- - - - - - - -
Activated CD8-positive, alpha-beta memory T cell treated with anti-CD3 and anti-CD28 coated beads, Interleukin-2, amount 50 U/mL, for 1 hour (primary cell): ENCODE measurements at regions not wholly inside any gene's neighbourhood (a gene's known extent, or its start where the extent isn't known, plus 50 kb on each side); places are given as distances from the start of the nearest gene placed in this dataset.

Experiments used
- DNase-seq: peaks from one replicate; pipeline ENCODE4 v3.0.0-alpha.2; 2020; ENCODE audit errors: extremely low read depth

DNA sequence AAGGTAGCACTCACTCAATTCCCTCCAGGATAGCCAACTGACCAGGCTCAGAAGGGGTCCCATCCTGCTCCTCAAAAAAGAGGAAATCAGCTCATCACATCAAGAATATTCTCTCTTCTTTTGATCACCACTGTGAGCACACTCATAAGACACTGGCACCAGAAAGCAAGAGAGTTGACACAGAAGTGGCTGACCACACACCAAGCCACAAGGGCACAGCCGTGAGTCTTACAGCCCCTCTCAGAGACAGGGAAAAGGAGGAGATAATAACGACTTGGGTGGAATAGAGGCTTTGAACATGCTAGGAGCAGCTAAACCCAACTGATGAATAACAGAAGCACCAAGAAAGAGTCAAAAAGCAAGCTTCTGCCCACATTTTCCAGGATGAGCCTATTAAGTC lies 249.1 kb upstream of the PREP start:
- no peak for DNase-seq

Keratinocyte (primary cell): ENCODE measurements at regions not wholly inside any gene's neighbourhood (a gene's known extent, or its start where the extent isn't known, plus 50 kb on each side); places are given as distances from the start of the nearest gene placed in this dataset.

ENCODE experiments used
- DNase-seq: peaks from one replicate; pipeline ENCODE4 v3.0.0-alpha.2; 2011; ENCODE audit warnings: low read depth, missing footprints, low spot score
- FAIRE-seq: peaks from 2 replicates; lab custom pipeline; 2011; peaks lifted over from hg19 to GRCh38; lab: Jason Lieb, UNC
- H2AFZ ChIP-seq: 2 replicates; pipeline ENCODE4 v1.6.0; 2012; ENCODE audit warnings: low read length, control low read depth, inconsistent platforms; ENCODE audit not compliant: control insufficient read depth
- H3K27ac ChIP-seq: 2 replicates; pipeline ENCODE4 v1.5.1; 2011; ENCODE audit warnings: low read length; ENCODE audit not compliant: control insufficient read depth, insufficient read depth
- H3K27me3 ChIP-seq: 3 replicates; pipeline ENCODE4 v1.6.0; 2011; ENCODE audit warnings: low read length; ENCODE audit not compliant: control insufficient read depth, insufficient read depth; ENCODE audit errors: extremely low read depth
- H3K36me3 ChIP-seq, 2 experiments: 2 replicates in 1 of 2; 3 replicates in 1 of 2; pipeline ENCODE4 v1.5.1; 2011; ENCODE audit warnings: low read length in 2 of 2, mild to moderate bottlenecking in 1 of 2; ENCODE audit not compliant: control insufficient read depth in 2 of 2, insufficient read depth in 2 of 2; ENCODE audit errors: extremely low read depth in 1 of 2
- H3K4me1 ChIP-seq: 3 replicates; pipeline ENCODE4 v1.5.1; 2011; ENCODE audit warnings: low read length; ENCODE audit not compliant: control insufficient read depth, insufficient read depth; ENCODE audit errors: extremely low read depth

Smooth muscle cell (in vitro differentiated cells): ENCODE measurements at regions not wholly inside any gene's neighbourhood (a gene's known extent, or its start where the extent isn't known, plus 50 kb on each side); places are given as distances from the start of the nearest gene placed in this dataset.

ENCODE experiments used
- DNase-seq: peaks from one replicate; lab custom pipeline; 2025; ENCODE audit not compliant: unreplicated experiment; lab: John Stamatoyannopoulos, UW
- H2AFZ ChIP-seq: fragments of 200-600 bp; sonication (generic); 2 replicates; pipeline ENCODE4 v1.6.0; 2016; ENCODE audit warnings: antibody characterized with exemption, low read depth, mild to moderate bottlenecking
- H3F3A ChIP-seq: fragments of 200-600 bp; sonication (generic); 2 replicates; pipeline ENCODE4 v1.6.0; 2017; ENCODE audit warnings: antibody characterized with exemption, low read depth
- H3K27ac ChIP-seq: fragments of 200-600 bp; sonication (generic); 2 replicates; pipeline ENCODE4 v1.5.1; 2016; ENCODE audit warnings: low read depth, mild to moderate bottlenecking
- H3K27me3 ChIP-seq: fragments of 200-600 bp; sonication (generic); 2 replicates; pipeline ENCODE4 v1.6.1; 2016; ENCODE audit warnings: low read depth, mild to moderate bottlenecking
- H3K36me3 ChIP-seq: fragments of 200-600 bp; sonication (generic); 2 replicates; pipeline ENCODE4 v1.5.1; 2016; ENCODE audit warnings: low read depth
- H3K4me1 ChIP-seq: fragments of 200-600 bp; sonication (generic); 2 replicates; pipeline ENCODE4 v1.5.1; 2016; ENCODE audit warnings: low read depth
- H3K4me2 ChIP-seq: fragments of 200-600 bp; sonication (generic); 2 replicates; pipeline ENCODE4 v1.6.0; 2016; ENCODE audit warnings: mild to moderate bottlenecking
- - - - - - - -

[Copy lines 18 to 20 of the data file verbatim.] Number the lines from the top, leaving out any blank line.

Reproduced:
- H2AFZ ChIP-seq: fragments of 200-600 bp; sonication (generic); 2 replicates; pipeline ENCODE4 v1.6.0; 2016; ENCODE audit warnings: antibody characterized with exemption, low read depth, mild to moderate bottlenecking
- H3F3A ChIP-seq: fragments of 200-600 bp; sonication (generic); 2 replicates; pipeline ENCODE4 v1.6.0; 2017; ENCODE audit warnings: antibody characterized with exemption, low read depth
- H3K27ac ChIP-seq: fragments of 200-600 bp; sonication (generic); 2 replicates; pipeline ENCODE4 v1.5.1; 2016; ENCODE audit warnings: low read depth, mild to moderate bottlenecking